A privately held North American corporation specializes in the manufacturing and supply of high-quality RV parts through three channels: direct sales online, distributors and repair shops. Despite significant sales growth, the organization was experiencing a steady decline in gross margin. The decline was driven by escalating discounts, lack of pricing and production cost increases. The lack of price adjustments was driven by an inability to “sell-in” price increases. To help close these gaps, Revenue Management Labs (RML) was engaged to assess market pricing opportunities and support in customer execution.
The RML Approach
Perform Foundational Analysis
What are the greatest headwinds & tailwinds driving the organization’s performance and how do we leverage these insights?
Identify Product Segments
Which products serve a similar market, customer, and financial need? How do the characteristics of each segment shape its unique price and discount strategy?
What is the consumer’s perception of each product’s inherent value? Where is there pricing leverage relative to competition?
Structure Discount Terms
& Optimize List Price
Establish granular price and promotion plans by channel, customer & SKU.
Execute, Monitor, Report, Adjust
How do we ensure we implement changes successfully?
RML determined that there were two main issues that the organization faced:
a) Distributors (service end retailers or e-retailers) were selling at significantly lower prices than the suppliers’ own online prices (price arbitrage and channel conflict)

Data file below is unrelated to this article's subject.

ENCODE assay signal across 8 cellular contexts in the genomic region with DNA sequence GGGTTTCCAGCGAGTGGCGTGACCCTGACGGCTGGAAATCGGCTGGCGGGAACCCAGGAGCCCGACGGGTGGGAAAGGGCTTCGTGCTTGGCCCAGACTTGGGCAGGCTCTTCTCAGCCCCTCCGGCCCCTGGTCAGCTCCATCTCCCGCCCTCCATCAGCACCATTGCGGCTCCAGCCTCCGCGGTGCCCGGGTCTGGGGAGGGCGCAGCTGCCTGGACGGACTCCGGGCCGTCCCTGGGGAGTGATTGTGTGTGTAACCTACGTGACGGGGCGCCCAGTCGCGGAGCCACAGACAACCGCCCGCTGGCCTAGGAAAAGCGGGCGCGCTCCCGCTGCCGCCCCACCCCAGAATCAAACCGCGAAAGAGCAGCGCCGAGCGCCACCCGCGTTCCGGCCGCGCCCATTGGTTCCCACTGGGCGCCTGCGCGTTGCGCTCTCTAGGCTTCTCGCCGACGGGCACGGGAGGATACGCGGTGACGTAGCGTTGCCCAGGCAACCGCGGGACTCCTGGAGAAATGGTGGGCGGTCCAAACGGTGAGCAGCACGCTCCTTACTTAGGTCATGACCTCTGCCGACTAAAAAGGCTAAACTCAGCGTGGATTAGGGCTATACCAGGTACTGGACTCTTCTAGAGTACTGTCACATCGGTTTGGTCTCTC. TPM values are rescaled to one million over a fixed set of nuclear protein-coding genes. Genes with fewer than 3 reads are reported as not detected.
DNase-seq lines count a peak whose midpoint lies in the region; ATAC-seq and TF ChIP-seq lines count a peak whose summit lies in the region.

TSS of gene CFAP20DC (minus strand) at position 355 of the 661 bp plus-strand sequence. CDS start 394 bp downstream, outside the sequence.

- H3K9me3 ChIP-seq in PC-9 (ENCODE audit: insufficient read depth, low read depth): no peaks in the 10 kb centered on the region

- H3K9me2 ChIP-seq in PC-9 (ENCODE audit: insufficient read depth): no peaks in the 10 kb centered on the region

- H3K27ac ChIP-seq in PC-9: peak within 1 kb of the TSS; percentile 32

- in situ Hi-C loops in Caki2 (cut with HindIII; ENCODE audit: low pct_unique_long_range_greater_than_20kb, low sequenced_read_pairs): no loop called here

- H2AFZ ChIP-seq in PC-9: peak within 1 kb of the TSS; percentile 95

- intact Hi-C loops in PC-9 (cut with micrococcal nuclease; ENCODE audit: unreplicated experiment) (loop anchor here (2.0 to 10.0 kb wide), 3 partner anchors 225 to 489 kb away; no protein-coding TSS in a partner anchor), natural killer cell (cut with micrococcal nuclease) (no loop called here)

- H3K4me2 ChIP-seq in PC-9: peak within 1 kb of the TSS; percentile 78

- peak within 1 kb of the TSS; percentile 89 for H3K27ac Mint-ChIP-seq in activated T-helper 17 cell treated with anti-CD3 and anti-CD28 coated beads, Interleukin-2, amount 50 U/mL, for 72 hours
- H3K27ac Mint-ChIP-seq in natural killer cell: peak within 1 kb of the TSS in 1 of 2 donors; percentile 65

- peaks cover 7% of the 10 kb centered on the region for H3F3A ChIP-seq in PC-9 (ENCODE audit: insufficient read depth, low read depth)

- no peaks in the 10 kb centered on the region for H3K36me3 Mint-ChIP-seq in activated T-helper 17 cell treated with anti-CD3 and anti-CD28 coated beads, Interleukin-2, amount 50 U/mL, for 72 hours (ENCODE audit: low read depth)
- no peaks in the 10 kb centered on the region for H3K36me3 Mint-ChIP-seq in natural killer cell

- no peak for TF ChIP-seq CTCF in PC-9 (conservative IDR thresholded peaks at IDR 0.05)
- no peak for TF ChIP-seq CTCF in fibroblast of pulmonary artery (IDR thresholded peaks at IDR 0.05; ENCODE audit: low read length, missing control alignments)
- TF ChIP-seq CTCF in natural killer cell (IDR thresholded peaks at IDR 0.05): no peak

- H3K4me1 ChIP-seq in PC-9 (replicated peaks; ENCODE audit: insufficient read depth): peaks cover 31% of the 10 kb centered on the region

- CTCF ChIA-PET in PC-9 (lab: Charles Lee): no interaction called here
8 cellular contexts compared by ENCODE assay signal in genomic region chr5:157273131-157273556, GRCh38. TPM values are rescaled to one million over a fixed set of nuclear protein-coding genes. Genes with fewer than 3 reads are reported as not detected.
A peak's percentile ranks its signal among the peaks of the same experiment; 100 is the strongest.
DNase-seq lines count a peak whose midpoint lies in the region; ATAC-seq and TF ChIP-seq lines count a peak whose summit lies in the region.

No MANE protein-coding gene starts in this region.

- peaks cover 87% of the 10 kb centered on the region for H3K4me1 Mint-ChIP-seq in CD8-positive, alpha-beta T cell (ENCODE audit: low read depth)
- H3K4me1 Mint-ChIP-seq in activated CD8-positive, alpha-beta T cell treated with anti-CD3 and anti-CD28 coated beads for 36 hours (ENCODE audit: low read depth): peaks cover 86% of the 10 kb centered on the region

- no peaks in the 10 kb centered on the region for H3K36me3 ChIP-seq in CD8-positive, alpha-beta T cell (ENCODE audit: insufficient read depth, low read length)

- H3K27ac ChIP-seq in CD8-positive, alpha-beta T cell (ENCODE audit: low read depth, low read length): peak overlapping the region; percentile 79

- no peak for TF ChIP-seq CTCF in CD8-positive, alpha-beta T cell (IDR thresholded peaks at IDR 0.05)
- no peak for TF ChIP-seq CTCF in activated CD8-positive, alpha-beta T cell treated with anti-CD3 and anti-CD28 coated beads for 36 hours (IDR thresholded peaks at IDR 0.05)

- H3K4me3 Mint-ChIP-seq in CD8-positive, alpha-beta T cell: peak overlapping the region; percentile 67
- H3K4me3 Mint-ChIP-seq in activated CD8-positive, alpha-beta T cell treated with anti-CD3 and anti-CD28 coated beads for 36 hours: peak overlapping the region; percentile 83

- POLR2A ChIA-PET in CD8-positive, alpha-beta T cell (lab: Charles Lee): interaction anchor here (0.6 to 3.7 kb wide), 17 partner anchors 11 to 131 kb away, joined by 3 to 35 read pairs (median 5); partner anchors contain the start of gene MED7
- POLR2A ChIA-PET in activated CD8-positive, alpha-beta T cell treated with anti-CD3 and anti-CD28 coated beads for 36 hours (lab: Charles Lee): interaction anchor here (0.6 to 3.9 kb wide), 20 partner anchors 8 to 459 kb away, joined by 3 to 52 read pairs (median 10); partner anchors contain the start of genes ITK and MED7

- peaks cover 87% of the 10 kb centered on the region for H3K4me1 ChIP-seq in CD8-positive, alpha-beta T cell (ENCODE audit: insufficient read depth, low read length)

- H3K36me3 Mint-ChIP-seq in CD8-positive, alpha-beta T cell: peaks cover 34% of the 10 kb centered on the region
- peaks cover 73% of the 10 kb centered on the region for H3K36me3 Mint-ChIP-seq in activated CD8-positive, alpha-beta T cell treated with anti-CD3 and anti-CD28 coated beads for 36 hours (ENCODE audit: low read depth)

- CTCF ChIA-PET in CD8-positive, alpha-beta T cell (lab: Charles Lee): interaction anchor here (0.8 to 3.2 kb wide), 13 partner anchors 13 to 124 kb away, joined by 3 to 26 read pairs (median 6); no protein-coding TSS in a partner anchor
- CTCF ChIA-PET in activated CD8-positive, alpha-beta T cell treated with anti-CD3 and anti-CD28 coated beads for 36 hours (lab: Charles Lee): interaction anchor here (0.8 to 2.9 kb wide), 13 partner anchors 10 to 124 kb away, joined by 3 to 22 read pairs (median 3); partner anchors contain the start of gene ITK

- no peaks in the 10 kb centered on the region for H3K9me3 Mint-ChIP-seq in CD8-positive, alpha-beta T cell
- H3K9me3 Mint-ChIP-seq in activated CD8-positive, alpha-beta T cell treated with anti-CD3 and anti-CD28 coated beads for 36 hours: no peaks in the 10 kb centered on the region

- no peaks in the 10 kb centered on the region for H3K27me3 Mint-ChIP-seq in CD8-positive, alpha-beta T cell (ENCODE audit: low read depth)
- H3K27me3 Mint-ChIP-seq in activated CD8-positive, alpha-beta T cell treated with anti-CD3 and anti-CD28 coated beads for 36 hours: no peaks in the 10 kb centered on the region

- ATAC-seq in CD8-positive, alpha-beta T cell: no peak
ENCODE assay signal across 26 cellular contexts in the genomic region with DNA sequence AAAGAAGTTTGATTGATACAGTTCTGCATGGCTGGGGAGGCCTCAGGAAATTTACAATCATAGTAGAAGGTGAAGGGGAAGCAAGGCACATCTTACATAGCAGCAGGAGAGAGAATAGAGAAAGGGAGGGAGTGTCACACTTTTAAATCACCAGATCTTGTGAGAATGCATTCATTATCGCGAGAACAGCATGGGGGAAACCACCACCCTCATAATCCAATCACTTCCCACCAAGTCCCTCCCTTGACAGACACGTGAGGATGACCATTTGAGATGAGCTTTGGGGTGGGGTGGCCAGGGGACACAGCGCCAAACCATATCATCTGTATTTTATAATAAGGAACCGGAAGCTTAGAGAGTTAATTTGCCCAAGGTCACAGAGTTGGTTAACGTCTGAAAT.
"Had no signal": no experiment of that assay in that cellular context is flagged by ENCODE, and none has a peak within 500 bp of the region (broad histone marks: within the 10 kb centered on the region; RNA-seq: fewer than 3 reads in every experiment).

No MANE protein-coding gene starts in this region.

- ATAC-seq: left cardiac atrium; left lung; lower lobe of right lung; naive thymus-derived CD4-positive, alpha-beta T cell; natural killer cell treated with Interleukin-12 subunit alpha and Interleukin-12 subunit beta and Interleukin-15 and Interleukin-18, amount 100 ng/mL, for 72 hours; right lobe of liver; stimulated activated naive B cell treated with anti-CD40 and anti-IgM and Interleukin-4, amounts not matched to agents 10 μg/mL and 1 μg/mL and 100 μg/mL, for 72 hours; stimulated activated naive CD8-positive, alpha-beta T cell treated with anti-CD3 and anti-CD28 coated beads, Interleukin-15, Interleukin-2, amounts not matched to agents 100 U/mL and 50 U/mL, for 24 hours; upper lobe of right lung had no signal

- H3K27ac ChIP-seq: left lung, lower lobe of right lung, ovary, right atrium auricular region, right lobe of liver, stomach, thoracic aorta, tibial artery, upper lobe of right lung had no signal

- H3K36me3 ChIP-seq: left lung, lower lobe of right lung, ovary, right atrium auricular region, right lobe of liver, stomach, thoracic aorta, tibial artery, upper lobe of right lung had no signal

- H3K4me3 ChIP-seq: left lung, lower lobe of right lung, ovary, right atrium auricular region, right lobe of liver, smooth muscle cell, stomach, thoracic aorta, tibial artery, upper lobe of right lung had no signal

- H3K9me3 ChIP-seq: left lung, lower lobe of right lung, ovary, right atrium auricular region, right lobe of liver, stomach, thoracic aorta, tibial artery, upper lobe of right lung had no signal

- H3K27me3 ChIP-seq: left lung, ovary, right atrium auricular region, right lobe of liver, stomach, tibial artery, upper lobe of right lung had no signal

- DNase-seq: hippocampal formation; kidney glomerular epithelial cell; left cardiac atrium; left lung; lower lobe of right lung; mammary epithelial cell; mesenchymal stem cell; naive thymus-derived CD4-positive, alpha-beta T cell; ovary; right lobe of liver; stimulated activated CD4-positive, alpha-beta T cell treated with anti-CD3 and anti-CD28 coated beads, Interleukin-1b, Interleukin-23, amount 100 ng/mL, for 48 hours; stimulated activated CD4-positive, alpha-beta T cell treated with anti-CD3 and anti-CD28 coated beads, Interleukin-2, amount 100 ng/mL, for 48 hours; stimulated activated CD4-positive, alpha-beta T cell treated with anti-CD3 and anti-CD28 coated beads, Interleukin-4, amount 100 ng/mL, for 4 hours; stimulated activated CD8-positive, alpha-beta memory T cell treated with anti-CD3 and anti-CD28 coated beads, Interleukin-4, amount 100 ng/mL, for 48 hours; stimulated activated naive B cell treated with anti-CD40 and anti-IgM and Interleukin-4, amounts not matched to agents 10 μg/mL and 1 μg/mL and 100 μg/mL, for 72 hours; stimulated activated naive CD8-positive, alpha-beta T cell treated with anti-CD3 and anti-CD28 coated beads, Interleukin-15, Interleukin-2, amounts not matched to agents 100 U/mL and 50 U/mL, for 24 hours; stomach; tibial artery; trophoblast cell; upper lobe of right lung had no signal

b) The aggressive pricing from the distributors fueled the channel’s growth and drove negative mix on both revenue and profitability.
1. Perform Foundational Analysis
RML ran a variety of analyses to ensure the company, customer and consumer landscape were fully understood.
The top analyses and key objectives as they pertain to this project are listed below.
Price Volume Mix
One of the analyses listed above is the Price Volume Mix (sometimes called a sales bridge). This analysis was used to tease out the dollar impact of each action: price (rate or discount) and volume or mix (channel, customer, and item). This analysis uncovered the following insights (Figure 1):
Despite growing volume by $5.6M year over year, the company only realized $1.7M in total. Nearly 70% of the volume gains were eroded by increased discounts, unfavorable channel & product mix.
- -$1.5M in Discounts: due to competitive pressures, top products were discounted by an additional 6 to 15% at select distributors.
- -$1.7M Channel mix: volume shifted from the profitable online channel into heavily discounted distributor channel. This was driven by the top two customers undercutting online channel pricing during peak sales season.
- -$0.9M Product mix: consumer preferences continued to shift mix of sales from premium to value items.
2. Identify Product Segments
Convert qualitative attributes to quantitative: By using natural language processing and sentiment analysis, RML defined value-adding attributes—such as ‘quality’ or ‘ease of installation’—along with other positive and negative comments provided by online consumers and converted them into a sentiment index.
Cluster Analysis: Attributes and numerical data were used to perform cluster analysis (Figure 3). This approach ensures a well-rounded segmentation that includes sales performance, financial performance, functional and behavioral attributes. In total, ten attributes and eighteen numerical inputs were used for the segmentation analysis.